Long before there were obstetricians, women gave birth with only the help of other women. Childbirth is, after all, a natural process that most often goes smoothly. However, it's when things don't go as expected and complications arise that doctors can be helpful, and in some cases, life-saving.
There are many advantages to having a home birth, like laboring in familiar, comfortable surroundings, having more control over your birth experience, and the ability to have as many family members there as you wish. Studies have also shown that women who give birth at home experience fewer medical interventions like episiotomies and c-sections compared to other low-risk women who give birth in hospitals. But home birth is not for everyone, and there are several factors that make birthing in a hospital a safer choice for certain women. These include:
• Medical conditions like high blood pressure, gestational diabetes, or any other diseases
• Being pregnant with multiples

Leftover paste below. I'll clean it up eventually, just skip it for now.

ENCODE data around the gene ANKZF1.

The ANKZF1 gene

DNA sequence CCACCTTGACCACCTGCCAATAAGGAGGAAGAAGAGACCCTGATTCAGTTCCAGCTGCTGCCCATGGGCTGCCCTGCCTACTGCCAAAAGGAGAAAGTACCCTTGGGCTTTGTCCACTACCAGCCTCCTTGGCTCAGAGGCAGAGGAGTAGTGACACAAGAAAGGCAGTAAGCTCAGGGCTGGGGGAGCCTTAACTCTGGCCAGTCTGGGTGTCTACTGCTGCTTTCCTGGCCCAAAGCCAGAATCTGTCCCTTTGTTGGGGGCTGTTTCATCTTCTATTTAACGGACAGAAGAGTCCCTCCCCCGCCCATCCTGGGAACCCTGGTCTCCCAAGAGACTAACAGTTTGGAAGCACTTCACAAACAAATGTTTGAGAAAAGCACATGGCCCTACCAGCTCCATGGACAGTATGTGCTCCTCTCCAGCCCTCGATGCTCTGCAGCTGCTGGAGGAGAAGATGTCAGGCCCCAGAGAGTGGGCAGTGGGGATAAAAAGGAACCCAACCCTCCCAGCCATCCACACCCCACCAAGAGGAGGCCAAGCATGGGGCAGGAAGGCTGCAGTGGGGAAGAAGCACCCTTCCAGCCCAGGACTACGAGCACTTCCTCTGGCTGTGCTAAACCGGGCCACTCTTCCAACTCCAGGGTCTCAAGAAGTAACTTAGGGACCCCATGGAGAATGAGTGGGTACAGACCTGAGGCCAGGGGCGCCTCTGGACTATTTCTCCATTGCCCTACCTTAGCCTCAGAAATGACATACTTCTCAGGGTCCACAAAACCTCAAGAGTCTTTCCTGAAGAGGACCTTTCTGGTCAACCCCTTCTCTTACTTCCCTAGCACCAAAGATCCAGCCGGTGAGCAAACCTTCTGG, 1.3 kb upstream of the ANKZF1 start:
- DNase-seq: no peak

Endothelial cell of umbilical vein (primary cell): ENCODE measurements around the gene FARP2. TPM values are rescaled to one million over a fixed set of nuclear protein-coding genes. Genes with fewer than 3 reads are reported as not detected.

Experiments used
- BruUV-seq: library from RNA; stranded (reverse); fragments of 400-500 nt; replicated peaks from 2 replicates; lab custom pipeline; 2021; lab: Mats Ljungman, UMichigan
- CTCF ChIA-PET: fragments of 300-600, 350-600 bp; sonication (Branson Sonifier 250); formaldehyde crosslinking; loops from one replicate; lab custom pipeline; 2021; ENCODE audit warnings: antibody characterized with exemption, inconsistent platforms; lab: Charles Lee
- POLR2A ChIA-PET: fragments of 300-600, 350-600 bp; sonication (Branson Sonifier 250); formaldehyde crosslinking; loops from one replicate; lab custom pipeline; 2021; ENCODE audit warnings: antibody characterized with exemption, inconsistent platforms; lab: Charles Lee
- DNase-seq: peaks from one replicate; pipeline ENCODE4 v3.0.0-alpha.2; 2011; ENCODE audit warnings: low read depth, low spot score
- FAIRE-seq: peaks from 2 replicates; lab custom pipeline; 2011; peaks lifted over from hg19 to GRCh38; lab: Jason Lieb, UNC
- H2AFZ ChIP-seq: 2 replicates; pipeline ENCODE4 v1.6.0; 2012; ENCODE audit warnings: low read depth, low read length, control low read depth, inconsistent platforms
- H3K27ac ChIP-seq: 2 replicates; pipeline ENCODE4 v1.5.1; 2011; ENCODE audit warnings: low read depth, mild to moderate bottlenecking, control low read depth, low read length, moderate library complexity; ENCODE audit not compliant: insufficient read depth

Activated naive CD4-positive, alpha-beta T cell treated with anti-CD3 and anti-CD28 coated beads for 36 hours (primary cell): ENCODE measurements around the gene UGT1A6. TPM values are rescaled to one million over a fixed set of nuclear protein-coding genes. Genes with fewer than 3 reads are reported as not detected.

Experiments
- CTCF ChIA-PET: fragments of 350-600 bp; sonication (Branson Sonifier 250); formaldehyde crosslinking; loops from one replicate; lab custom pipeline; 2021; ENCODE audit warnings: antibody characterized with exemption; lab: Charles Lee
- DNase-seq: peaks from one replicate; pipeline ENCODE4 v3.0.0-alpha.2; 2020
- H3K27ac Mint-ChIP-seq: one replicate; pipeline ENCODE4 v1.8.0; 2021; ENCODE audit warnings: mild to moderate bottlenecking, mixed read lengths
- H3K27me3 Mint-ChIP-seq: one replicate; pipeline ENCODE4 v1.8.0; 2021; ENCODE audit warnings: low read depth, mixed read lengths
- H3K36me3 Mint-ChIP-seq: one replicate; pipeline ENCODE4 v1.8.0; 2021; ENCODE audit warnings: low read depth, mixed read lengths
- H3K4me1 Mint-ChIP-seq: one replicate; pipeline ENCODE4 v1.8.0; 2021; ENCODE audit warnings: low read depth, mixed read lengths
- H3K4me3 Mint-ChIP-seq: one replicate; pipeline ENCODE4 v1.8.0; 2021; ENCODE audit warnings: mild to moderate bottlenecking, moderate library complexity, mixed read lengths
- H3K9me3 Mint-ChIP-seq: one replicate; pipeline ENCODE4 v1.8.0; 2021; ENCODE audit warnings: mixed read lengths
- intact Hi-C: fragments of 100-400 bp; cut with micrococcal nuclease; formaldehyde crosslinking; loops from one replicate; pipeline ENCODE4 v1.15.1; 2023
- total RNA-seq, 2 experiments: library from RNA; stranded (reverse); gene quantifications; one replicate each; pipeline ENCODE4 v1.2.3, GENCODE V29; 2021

• Having had a previous c-section or uterine surgery of any kind
• Pregnancy complications such as preterm labor or a baby in a breech position
• A baby with any anticipated medical conditions
If you want to have a home birth, you should enlist the help of a certified nurse-midwife to assist and support you throughout your pregnancy. At your initial meeting the midwife will take your medical history, perform a physical exam, and order the usual lab tests to determine if you're a good candidate for a home birth. If you are, you'll maintain a schedule of regular checkups with her throughout your pregnancy and she'll also be there during your labor and delivery.
It's important that everyone planning to be at the birth (you, your midwife, your partner, and any other family members) has a detailed transfer plan in place to get you to the hospital in case an emergency should arise. During a home birth it's vital to be flexible with your birth plan in case it becomes clear that the best thing for you and your baby is to go to the hospital. You should also remember that during a home birth you won't have access to pain relief like drugs or epidurals. This is especially important to think about for first-time moms-to-be, since you have no way of knowing what labor will actually feel like for you.